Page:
In planning your communicative language lesson, it's important to start your class with an exciting, engaging activity such as classroom BINGO. It is always a good idea to get students talking early in the class, rather than starting with immediate instruction or a grammar explanation.
At the same time, you’ll want to begin with an activity that incorporates the vocabulary and grammar structures that your students have been studying to provide an active review of previous lessons.A favorite warm-up activity for Fluent City teachers is a round of classroom BINGO—which can be easily customized for class content and language level. To start, each student receives a 5×5 BINGO card with different phrases in each square.
For example, if you’ve been studying family vocabulary, the phrases might be “has two siblings” or “is an aunt.” If the class has been reviewing hobbies, you could include phrases such as, “plays videogames” or “runs in the park.” You can even customize the game to specific verb tenses, such as what everyone did last weekend (i.e. “went to a baseball game”) or plans for the upcoming holiday (i.e. “will travel out of state”).
To play the game, students stand up and have a “class mixer” where they have to ask different classmates if they match the phrases on the card. Particularly with beginners, it’s a good idea to review this process with students before they start the game so that they recognize how to form questions from the vocabulary provided on their BINGO cards.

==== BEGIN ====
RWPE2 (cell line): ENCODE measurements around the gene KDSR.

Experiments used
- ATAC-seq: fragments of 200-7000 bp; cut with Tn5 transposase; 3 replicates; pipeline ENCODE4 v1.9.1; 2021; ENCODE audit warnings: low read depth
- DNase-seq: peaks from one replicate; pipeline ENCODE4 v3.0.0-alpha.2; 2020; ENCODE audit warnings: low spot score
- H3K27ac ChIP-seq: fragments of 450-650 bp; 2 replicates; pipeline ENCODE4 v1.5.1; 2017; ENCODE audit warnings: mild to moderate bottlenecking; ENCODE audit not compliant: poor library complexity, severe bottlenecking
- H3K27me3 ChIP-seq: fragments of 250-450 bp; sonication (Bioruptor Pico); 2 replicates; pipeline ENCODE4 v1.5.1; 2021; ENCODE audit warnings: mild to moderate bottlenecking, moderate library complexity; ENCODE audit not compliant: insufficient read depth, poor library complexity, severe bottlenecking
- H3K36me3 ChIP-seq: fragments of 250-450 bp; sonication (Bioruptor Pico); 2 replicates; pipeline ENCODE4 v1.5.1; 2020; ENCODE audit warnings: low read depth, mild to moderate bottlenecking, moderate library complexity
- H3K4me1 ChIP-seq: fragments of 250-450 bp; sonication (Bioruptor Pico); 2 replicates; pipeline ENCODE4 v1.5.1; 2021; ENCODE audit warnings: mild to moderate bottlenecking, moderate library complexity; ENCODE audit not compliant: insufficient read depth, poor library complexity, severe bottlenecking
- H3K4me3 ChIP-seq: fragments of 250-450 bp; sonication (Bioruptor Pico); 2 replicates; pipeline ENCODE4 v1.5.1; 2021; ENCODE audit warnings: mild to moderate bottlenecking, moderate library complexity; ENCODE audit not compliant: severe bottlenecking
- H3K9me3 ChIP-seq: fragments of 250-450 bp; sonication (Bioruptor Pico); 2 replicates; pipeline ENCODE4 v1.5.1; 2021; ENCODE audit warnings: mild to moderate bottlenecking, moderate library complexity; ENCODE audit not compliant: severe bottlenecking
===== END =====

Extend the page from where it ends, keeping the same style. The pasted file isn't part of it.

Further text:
Depending on the size of the class, it could take a few minutes for students to fill their five squares, at which point they should shout, “BINGO!” Fluent City teachers usually allow a few students to get BINGO before ending the game, as it makes for more interesting follow-up.
For example, if the phrase is “has two siblings,” a student would ask his or her classmate, “Do you have two siblings?” If the classmate answers yes, the student can write the classmate’s name in that particular BINGO square. The goal is to fill five consecutive squares (vertical, horizontal, or diagonal) with different classmates’ names, so as to encourage students to talk with multiple people throughout the course of the game.
Depending on the size of the class, it could take a few minutes for students to fill their five squares, at which point they should shout, “BINGO!” Fluent City teachers usually allow a few students to get BINGO before ending the game, as it makes for more interesting follow-up. Once students are seated again, you can ask each winner to read their five BINGO squares and the names of the corresponding students. This is a great way to engage your students in conversation while incorporating the same language structures from the game. For example, if Will reads from his BINGO card that Jessica went to a baseball game last weekend, you can then ask Jessica who won or which team she was supporting.
If you’d like to try this activity in your classroom, there are many custom BINGO card generators available online. Fluent City teachers have had great success with this one: Bingo Card Generator, which allows you to customize the card title and size. It also randomizes the squares on each board so that each student has a slightly different BINGO card.
Have you incorporated BINGO into your language lessons? Do you have other suggestions for communicative warm-up activities? Let us know in the comments below!
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